Let them eat pizza

Published in The Wisconsin State Journal on February 26, 2011

Let Them Eat Pizza!

by Karl Garson

The stories are touching, the ones on the national news about calls coming in from around the country to Ian’s Pizza on State Street in Madison, calls offering to buy pizza for the protesters at the Wisconsin Capitol. Those stories conjure up 60’s images of camaraderie, of grease-stained paper plates fringing the rings of breakout sessions, of guitars strumming Kumbaya to the collective notion: “Here we make an important stand.“

For the Scott Walker administration, bent on exacting draconian concessions from the public employees ringing the capitol gallery with signs and sleeping bags and enlivening its quiet with chants and drums, pizza is a win-win gift. Nothing contents Wisconsin’s distended bellies like pizza, which also clogs arteries. In the short run, pizza quiets Walker’s opposition. In the long run it weakens it by shortening its life.

And the long run is what the protesters have lost sight of by substituting rant for quiet resolve. They seem to have missed that Tom Barrett lost the governor’s race to Scott Walker and that their numbers are dwarfed by Walker’s winning vote count. Their cause has ceded power. Their mistake is in thinking that t-shirts, shouts and free pizza will win it back. They will not, even in the short run.

Resolve might, over the long haul. Few knew better how to work a cause than Chairman Mao who also knew there were times to plunge the knife deeper, figuratively speaking, and times to withdraw.

I emphasize figuratively speaking because dire reports are beginning to appear. On Tuesday, during a rally in Boston in support of Wisconsin workers, Massachusetts Representative Michael Capuano said, “Every once and a while you need to get out on the streets and get a little bloody.” On Wednesday, an Indiana deputy attorney general, Jeffrey Cox, was fired for advocating the use of live ammunition to clear demonstrators from Wisconsin’s capitol building.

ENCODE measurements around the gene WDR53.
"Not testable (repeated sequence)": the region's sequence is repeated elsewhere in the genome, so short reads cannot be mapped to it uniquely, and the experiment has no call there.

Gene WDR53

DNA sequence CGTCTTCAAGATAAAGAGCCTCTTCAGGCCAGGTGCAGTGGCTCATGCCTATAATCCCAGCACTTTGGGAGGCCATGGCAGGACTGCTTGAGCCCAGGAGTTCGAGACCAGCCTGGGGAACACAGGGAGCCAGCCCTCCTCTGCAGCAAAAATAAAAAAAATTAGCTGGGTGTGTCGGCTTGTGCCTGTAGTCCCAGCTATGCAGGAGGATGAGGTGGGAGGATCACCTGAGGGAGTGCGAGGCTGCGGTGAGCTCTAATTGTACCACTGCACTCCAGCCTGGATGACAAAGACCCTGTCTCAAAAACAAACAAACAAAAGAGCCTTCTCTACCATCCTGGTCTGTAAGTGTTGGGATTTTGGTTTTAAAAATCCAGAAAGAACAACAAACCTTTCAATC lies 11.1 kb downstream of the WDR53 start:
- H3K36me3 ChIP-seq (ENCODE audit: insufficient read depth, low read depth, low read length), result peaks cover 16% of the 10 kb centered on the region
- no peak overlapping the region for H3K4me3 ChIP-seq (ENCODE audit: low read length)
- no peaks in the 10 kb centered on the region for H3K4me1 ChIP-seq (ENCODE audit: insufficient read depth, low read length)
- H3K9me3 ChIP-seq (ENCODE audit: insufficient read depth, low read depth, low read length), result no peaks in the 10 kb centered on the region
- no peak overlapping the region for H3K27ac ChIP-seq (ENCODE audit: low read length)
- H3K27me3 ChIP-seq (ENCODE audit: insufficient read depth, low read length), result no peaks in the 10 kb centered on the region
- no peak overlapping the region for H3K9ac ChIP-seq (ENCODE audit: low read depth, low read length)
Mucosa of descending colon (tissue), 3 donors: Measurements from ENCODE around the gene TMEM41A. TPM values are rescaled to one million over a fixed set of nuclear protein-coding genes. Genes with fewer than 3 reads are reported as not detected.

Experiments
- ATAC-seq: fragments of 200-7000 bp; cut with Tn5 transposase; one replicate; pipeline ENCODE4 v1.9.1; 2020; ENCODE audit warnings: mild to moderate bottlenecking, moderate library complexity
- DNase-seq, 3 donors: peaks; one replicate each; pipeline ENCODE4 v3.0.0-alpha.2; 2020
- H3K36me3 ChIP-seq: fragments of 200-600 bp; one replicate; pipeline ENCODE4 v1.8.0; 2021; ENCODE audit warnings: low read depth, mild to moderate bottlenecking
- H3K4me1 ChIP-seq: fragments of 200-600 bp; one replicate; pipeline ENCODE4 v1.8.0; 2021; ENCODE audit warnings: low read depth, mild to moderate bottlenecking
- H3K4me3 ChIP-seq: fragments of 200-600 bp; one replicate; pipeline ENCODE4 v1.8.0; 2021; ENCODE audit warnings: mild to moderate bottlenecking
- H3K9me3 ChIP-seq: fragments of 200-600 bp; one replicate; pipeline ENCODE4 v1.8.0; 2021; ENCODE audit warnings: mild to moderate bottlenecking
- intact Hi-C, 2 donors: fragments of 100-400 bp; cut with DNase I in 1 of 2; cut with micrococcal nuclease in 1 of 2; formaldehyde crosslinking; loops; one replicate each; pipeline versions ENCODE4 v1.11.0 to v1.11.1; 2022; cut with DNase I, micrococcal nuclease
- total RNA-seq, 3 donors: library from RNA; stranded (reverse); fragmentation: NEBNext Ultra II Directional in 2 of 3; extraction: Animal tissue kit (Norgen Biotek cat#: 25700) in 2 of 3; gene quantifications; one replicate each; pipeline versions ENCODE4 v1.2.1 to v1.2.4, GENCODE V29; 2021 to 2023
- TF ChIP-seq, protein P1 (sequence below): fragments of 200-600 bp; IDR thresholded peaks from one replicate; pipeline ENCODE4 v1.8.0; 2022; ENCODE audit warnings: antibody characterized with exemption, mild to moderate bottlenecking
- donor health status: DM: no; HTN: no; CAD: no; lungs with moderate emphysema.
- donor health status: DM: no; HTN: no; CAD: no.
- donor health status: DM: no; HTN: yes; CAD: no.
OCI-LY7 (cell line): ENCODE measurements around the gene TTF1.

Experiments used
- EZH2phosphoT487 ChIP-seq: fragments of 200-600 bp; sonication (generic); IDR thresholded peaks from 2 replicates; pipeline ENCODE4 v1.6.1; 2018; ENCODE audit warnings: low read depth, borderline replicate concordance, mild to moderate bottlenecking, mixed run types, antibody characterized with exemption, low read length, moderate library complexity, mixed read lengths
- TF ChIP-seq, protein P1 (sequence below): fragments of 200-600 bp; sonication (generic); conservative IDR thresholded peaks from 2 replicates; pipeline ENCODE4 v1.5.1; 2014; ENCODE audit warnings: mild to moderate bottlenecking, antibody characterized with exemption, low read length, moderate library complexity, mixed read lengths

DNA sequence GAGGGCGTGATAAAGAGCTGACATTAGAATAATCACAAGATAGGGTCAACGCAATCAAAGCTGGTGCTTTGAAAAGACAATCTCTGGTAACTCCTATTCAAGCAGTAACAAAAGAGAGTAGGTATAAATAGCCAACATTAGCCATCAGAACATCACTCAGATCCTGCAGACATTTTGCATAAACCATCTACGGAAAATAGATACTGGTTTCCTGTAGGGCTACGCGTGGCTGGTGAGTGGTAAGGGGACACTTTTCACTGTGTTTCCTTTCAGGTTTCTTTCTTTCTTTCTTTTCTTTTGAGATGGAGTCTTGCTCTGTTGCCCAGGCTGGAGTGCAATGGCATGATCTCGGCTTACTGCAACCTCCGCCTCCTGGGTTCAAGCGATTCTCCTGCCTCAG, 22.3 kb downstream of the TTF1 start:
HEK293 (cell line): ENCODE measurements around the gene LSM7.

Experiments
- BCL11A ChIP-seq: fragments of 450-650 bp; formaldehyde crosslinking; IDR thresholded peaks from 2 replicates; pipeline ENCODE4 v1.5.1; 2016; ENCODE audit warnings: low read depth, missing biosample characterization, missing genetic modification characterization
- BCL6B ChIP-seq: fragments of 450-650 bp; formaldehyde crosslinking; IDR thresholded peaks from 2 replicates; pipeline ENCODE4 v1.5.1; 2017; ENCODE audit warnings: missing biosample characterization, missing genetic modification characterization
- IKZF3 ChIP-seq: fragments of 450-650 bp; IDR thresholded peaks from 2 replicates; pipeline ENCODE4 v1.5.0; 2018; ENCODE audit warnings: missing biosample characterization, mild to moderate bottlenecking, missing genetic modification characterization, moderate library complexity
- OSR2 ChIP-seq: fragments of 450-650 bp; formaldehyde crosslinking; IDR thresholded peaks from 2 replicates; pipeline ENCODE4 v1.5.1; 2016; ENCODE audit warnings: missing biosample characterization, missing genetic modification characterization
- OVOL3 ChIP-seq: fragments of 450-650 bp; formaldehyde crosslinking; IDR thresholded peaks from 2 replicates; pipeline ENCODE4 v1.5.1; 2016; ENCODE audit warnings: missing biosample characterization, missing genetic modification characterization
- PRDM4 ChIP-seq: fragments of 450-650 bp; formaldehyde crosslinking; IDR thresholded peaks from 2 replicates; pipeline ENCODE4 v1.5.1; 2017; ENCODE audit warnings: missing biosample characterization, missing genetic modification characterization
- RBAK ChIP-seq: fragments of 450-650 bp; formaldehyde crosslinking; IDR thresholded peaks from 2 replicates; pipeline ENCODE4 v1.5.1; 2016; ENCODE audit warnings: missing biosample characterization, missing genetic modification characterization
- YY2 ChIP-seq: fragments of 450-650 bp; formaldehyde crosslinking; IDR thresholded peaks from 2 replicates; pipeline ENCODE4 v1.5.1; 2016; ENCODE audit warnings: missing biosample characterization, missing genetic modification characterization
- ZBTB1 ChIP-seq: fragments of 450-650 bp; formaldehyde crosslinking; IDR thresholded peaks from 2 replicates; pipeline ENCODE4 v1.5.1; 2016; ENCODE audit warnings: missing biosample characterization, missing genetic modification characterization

Brittle statements from either side are irresponsible and dangerous. Representative Capuano’s encourages an atmosphere that gave Madison the 1968 Sterling Hall bombing. Cox would bring us back to the 1971 Kent State shootings.

Statements condoning bloodshed on any street or capitol floor must stop now.

Representative Capuano also said, “This is a struggle for the hearts and minds of America,” after noting the fight would go on for another two years, prompting the question, “Which hearts and minds?” The ones assembling Camrys in Georgetown, Kentucky or BMWs in Spartanburg, South Carolina or those in workers across America who have reluctantly accepted that tough times force difficult choices?

Looking ahead or back, we’re witnessing no two-year event. The struggle being played out now in the Wisconsin State Capitol and replicated across the country began well before Scott Walker became Wisconsin’s governor. It began before Barack Obama was elected president in 2008. It began when the ebb and flow of political power in this country was set in motion because this is a battle about power in the long run being masked by a short term battle about state finances.

What astounds and nettles Democrats nationwide and protesters here, is how, after President Obama’s victory in 2008, matters could have come so quickly to this. Simple. The Democrats overplayed their hand on health care reform, lost control of their message and failed to understand how hard times play better into the hands of a tea party mob than anyone’s reasonable cause.

In short, they blew it and that led to the 2010 national election results and those gave the state of Wisconsin Governor Scott Walker and a Republican controlled legislature.

If protesters in the capitol are ever to have it their way, they should leave the 30 square miles of Madison and enter Wisconsin’s state of political and economic reality; there to realize, resolve and regroup. To understand that the Battle of Waterloo was won on the playing fields of Eaton is also to accept, as Joan Didion notes, that Napoleon wouldn’t have won with a crash course in cricket.  Pizza has nothing to do with purpose. Eating it will make you fat but that won’t get you very far.

Link to article: http://host.madison.com/wsj/news/opinion/column/guest/article_6f9a2e10-441e-11e0-bbaa-001cc4c002e0.html

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